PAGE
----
"It's not really Dahren's boat." Khair was slimmer than his companion, and a little taller, but with their beards and clothes they looked similar. Related, or just foreign, Jiri wasn't sure and didn't really care. She sat with Fumo and Hadzi in the cracked prow of the ship, under the watchful eye of half a dozen hunters. The hunters were Jall tribe, Jiri knew, from their short, dyed braids and the pattern of their mud cloth, but they hadn't introduced themselves. They were far from their lands in the east, working for foreigners and being rude.
"He was renting the boat from some village we found upriver. It was taking us to Kibwe, before that storm washed it away." Khair smiled at them, and he almost seemed sincere. "Thank you for finding it for us."
"What's he saying?" Hadzi whispered to Jiri. The men from Nex used only Taldane, the common trade tongue, except when they whispered together in Kelish. Jiri understood Taldane fine, but while Oza had taught her a little Kelish she could barely make out a word of the men's whispers.
"He thanks us for finding their treasure," Jiri said.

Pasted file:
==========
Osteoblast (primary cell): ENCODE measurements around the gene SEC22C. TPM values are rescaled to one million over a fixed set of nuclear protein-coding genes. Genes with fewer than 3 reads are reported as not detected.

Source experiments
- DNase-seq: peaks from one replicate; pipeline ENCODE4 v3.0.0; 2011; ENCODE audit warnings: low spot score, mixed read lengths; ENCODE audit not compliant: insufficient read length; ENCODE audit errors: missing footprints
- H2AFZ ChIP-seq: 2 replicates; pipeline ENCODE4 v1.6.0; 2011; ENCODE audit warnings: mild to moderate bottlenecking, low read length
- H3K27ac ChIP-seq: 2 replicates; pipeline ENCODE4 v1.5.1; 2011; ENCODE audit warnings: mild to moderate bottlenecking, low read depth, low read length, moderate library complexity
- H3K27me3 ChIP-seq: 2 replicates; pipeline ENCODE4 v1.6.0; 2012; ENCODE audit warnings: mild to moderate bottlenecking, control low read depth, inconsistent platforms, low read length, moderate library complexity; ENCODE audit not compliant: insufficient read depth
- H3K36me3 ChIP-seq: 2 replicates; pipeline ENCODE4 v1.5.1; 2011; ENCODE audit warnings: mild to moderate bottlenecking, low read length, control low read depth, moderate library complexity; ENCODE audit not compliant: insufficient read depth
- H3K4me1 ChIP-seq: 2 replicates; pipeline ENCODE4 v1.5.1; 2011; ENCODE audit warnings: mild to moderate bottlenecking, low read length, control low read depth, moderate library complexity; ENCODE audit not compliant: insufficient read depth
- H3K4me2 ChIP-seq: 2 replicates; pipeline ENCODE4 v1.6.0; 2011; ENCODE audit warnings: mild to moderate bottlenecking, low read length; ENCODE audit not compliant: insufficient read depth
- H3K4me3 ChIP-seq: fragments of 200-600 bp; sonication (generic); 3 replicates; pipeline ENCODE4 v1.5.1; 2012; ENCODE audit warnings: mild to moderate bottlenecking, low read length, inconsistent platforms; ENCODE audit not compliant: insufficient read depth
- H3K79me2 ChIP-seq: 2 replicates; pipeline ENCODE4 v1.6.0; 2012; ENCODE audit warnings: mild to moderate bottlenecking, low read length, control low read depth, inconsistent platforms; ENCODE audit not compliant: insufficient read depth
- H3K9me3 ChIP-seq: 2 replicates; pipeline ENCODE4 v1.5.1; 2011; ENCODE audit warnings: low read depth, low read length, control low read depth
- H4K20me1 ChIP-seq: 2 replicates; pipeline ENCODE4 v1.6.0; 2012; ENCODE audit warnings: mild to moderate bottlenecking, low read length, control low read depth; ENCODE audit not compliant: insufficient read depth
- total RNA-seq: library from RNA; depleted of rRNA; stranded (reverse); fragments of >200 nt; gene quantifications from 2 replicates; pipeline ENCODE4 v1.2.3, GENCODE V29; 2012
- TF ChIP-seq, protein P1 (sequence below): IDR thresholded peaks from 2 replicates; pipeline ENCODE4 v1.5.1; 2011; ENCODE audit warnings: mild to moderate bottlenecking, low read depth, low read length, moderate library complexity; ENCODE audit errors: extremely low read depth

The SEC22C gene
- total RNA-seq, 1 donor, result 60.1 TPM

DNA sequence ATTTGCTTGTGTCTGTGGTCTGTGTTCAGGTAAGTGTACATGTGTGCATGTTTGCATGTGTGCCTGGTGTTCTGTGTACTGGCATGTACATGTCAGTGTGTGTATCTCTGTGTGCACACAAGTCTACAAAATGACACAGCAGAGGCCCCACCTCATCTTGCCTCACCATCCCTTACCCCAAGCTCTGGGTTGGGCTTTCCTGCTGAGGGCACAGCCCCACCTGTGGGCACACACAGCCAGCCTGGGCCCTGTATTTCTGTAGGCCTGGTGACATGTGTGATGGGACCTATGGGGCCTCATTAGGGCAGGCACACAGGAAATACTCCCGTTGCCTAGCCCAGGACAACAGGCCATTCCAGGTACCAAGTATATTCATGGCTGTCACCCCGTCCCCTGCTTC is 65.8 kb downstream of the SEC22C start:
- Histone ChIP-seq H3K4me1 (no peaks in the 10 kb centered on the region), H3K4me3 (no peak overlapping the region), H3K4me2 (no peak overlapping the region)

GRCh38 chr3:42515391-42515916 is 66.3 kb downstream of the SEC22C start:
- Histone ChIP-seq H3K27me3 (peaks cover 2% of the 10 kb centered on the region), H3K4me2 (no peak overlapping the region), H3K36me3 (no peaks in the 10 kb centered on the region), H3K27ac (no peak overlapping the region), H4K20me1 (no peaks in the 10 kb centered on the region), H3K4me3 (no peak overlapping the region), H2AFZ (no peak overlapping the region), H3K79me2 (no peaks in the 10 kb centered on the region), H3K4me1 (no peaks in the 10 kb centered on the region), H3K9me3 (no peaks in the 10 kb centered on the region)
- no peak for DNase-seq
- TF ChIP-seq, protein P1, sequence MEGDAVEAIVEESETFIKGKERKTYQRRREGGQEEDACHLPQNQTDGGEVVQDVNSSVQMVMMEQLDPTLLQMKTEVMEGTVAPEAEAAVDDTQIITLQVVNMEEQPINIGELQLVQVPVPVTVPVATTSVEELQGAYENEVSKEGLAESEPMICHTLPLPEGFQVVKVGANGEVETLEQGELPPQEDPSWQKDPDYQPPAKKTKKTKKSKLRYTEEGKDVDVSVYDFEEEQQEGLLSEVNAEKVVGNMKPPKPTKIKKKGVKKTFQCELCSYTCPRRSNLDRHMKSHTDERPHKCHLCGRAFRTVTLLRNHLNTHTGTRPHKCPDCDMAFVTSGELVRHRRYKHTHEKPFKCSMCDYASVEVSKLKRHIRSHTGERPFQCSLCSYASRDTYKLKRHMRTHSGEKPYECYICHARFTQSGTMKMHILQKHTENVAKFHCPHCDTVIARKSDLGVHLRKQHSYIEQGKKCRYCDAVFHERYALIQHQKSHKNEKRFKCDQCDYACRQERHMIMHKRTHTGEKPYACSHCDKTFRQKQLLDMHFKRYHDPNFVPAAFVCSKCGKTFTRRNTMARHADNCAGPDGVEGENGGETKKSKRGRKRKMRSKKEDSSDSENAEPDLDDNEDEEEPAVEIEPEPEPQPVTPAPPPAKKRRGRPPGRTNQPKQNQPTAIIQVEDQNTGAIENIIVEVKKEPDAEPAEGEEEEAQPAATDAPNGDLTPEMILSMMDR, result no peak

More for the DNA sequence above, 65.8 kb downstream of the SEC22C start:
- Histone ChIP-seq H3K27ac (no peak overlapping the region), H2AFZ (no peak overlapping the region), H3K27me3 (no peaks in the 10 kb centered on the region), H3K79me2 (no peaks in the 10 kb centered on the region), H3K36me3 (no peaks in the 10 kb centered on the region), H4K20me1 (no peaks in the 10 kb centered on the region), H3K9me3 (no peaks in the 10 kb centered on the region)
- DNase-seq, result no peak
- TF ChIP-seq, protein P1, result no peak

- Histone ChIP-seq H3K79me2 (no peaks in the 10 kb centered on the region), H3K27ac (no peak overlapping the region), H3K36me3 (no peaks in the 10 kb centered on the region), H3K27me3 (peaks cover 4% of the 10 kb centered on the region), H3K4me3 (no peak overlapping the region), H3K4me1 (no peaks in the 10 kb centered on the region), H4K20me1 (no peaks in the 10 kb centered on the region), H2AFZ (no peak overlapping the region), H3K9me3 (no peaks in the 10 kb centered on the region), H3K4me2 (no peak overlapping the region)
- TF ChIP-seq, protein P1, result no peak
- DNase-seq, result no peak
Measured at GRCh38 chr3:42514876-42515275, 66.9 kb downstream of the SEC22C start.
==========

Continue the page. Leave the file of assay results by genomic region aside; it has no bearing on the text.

"Are they going to reward us for that?" Fumo muttered. The man had seemed to age twenty years the moment the foreigners had showed up.
"I think that thanks was their reward," Jiri said, then turned her attention back to Khair.
The man was waiting patiently, his fingers combing through his tightly curled beard. "We could use a new boat, now. Does your village have one?"
"No," Jiri said.
"Ah," Khair sighed. "I suppose we'll just have to patch this one up then. More days lost in this stinking, leech-infested jungle." He shook his head and turned away, still stroking his beard, and Jiri had a sudden, fervent hope that at least a few leeches would someday find their way into that carefully tended garden of hair.
"Nexians." Fumo's fists drummed against the ships ribs. "A Nexian trader cheated my brother-in-law's youngest sister once, in Kibwe. You can't trust them."